JUNEAU - If Alaskans are worried about a state fund that helps subsidize rural phone service, they've yet to weigh in through any formal channels.
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Administrators say the state's universal service fund is instead widely viewed as necessary in an expansive and sparsely populated state, where communities are small and far-flung.
In fact, it's similar in idea to another state fund, called Power Cost Equalization, which helps subsidize the high cost of power in Alaska's remote villages.
"Alaska is primarily really rural, for example we serve locations that have only 25 people," said Kristi Catlin, president of the Alaska Universal Service Administrative Co., a private firm that manages the state's telephone service fund.
And Catlin adds that the California scenario of rural subsidized areas growing into wealthy suburbs just isn't a possibility in Alaska's outback.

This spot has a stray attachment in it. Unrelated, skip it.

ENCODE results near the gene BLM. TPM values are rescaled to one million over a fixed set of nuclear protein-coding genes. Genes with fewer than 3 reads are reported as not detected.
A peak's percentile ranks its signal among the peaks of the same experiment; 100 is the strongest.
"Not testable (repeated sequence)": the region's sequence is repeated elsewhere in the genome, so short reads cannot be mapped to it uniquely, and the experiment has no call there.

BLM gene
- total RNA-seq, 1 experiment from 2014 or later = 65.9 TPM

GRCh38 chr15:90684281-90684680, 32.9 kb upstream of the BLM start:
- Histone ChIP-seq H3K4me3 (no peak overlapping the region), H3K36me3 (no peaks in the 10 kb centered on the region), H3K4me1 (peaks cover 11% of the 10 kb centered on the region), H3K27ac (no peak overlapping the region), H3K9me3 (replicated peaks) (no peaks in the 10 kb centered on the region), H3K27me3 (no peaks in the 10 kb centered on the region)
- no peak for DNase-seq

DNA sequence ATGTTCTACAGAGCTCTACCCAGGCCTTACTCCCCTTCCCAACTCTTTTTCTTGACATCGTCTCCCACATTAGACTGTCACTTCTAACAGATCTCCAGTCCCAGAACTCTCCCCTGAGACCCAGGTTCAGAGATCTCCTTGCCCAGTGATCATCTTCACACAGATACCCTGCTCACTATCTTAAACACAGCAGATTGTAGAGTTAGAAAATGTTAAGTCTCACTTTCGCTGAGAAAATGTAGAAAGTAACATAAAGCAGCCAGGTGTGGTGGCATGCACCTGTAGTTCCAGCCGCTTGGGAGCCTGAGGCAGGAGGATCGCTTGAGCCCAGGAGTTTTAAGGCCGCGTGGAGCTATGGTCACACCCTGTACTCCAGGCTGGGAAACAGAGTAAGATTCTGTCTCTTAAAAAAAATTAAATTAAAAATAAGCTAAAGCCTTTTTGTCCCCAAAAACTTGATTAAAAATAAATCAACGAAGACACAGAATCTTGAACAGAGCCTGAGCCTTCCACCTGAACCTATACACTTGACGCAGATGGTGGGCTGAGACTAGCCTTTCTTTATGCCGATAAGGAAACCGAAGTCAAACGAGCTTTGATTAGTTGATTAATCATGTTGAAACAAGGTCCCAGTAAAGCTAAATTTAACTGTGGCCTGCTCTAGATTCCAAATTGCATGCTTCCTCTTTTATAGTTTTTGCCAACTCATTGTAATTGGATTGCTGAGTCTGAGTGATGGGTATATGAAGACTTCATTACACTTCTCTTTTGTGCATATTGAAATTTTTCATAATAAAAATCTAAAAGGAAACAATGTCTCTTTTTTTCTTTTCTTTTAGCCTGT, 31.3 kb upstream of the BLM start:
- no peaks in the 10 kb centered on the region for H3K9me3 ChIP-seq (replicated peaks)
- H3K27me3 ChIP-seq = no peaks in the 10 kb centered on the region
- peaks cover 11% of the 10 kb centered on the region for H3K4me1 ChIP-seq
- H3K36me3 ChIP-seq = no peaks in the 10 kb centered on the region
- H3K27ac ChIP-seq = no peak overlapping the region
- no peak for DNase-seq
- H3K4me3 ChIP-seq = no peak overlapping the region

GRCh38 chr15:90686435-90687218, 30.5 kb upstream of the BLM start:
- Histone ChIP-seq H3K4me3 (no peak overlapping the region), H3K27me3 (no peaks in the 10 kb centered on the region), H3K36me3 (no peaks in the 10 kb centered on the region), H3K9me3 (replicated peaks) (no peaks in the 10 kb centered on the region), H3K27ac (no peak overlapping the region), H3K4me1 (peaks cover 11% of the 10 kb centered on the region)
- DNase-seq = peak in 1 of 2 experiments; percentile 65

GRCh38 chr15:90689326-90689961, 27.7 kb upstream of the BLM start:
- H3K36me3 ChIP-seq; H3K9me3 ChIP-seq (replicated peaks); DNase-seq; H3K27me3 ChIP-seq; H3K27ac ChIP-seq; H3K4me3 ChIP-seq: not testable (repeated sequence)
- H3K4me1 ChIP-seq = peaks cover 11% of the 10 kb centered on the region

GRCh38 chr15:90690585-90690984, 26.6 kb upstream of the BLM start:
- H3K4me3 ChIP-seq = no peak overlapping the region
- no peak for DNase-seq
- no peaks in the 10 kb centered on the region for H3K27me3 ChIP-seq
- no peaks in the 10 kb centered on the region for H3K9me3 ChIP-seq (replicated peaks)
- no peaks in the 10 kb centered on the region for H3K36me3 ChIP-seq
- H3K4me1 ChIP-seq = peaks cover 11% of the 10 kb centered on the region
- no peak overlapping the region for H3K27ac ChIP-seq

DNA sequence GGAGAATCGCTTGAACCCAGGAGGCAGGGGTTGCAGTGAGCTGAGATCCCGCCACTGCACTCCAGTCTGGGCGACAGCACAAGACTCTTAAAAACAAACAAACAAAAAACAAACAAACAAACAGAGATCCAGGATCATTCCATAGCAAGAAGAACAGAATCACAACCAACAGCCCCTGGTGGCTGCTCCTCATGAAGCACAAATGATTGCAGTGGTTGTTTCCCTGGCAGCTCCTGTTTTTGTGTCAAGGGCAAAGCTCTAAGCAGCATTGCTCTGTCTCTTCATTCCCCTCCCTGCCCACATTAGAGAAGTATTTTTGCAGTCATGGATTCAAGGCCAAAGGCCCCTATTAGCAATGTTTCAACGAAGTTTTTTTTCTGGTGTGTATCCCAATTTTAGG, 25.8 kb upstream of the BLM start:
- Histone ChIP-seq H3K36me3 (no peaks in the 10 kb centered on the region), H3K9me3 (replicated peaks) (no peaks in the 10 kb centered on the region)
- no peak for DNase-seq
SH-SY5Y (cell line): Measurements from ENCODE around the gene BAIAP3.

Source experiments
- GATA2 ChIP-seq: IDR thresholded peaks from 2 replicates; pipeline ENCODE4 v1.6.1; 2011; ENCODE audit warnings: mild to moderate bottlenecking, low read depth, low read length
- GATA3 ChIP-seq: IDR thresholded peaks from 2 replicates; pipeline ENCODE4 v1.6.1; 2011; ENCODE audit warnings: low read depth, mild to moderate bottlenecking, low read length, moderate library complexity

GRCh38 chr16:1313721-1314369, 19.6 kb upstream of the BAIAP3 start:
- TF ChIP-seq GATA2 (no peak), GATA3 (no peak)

"The high cost portion of the fund is only provided to really rural areas, and there isn't an area that will probably ever change in a way that it will become a suburb or major city," she said.
The Alaska Universal Service Fund program has collected about $19 million in surcharges since its inception in 1999. The charge shows up as 1.2 percent fee on the monthly phone bill.
In 2005, the program collected $3.4 million and dispersed about the same amount to 28 cellular and landline companies.
All 28 companies received a share of $1 million for Lifeline in 2005, which helps defray telephone service costs for 26,000 low-income residents.
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